Developed by BioWare and published by Electronic Arts in 2009, Dragon Age: Origins is a hardcore, third-person Role-Playing Game in the style of Knights of the Old Republic (also developed by BioWare), Vampire: the Masquerade – Redemption, and Neverwinter Nights.
HeroQuest II: Legacy of Sorasil was developed and published by Gremlin Interactive in 1994. It is an isometric, level-grinding adventure based on the Milton Bradley board game, with simple, console-like controls and surprisingly absorbing gameplay.
Worms: The Director’s Cut on the CD32 is a beautifully smooth and playable conversion of the Amiga original, with the same highly compelling and ultra-competitive ‘versus’ gameplay.
Wow… Now this is something special… An enhanced version of Cinemaware‘s classic Defender of the Crown, with cool new sequences and graphics not seen in the original!
Defender of the Crown II was created by James D. Sachs in 1993 and is seemingly a bit of an ‘auteur piece’, since Sachs programmed it, made the graphics, and did the music himself. And – it has to be said – he did a brilliant job. Defender of the Crown II is arguably the best iteration of the original game and was clearly a labour of love for him.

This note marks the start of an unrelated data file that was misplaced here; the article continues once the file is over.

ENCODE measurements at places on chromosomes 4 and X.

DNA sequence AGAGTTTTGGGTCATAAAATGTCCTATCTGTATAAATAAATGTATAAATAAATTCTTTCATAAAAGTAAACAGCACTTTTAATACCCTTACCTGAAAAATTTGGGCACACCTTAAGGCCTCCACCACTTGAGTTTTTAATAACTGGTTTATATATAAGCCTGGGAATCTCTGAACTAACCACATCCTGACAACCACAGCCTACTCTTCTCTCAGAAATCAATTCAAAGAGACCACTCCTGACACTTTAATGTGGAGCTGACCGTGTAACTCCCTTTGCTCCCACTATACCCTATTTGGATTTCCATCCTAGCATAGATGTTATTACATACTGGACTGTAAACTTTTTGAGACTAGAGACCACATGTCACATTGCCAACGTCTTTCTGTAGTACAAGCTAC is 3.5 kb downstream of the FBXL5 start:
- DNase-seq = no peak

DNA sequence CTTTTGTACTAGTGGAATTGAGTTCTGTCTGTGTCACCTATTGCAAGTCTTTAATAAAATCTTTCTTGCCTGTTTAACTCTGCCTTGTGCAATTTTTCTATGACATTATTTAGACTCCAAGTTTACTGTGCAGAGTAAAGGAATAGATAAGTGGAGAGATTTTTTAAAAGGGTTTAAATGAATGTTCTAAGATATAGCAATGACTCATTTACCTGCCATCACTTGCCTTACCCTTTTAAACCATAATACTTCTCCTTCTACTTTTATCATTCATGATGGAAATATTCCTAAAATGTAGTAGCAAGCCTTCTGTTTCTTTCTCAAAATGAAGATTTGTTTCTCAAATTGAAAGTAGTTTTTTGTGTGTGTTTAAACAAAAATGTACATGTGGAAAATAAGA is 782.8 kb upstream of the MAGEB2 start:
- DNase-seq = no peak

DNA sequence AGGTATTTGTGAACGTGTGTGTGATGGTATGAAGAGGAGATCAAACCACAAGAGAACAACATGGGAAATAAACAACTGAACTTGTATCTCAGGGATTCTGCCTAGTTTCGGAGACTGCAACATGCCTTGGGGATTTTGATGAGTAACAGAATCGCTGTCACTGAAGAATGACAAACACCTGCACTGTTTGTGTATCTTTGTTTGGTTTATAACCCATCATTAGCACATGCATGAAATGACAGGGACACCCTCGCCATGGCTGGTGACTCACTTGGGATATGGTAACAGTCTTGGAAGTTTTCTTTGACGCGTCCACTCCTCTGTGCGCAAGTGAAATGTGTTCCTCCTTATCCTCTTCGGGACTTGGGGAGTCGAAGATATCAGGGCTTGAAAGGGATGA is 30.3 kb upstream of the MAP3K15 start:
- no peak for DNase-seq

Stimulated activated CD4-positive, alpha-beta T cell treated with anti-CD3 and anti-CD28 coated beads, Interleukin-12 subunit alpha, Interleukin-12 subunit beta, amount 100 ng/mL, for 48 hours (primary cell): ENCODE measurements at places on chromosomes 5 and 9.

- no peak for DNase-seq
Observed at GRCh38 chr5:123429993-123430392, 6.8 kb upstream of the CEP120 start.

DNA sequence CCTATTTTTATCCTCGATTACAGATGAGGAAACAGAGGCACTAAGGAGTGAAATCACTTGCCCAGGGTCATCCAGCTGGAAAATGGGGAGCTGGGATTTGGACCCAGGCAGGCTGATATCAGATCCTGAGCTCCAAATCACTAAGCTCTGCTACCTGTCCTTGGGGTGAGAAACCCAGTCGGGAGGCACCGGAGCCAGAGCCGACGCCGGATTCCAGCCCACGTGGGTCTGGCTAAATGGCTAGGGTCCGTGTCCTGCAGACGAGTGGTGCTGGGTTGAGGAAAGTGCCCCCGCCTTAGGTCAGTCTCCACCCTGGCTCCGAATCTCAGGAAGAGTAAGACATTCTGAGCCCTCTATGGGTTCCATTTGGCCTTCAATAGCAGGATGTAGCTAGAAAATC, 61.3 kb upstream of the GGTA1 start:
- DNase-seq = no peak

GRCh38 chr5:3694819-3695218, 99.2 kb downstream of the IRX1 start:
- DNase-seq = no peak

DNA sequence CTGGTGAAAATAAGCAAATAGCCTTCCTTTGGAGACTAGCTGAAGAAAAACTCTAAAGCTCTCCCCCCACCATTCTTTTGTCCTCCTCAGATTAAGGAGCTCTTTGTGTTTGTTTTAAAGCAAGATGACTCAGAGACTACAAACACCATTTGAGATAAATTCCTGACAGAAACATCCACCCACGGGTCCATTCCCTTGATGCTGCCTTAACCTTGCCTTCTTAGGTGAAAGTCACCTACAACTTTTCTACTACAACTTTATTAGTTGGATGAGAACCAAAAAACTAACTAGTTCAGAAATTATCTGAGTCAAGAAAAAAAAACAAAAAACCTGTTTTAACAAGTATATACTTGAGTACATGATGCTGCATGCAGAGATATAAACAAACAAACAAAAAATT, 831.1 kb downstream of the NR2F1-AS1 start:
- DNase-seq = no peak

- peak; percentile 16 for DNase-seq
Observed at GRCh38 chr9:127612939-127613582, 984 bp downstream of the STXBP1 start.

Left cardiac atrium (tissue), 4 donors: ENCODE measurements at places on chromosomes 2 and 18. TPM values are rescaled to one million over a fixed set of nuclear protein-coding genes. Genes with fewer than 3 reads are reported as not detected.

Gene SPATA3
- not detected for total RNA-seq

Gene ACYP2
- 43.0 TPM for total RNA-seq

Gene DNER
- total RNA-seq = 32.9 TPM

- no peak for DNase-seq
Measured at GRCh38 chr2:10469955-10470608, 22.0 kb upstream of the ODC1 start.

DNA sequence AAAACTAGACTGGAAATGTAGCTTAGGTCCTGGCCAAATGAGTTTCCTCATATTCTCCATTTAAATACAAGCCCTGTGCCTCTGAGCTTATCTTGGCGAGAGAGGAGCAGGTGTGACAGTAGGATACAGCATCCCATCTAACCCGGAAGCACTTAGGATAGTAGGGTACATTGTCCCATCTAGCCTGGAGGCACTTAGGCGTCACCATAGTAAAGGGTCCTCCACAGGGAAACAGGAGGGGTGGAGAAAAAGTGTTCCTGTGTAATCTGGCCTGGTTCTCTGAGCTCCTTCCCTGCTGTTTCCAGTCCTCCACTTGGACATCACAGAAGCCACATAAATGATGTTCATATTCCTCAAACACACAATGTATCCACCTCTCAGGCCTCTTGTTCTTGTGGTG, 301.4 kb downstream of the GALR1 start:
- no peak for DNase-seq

The Commodore 64 conversion of Defender of the Crown is a celebrated retro gaming classic. Apart from loading times, there’s little to fault about it.
Dragon Quest VI: Realms of Revelation was developed by Heartbeat for Enix and released for the Super Nintendo in 1995 in Japan. It is the sixth instalment in the Dragon Quest series, if you aren’t familiar with Roman numerals.
First released in 1992 by Enix, Dragon Quest V (five – or, to give the game its full title: Dragon Quest V: Hand of the Heavenly Bride) is another fun-to-play JRPG that is simple but engaging, and also contains enough detail and surprises to feel worthwhile.
It was the first Dragon Quest game released for the Super Nintendo and sold over three million copies in Japan.
This is the first game in the Lufia series – developed by Neverland and published by Taito in 1993 for the Super Nintendo.
Lufia and the Fortress of Doom is a cute and colourful Japanese Role-Playing game with Zelda-style presentation and turn-based combat.
As Final Fantasy Legend games go this third instalment in the series is a little weird. It plays just as good as the previous two games (maybe even better because it has the advantage of refinement), but the way it’s presented is somewhat strange.
Final Fantasy VI Advance was released in Japan in 2006, and 2007 in English language territories. It’s a remake of the Super Nintendo original, developed by a Japanese company called Tose.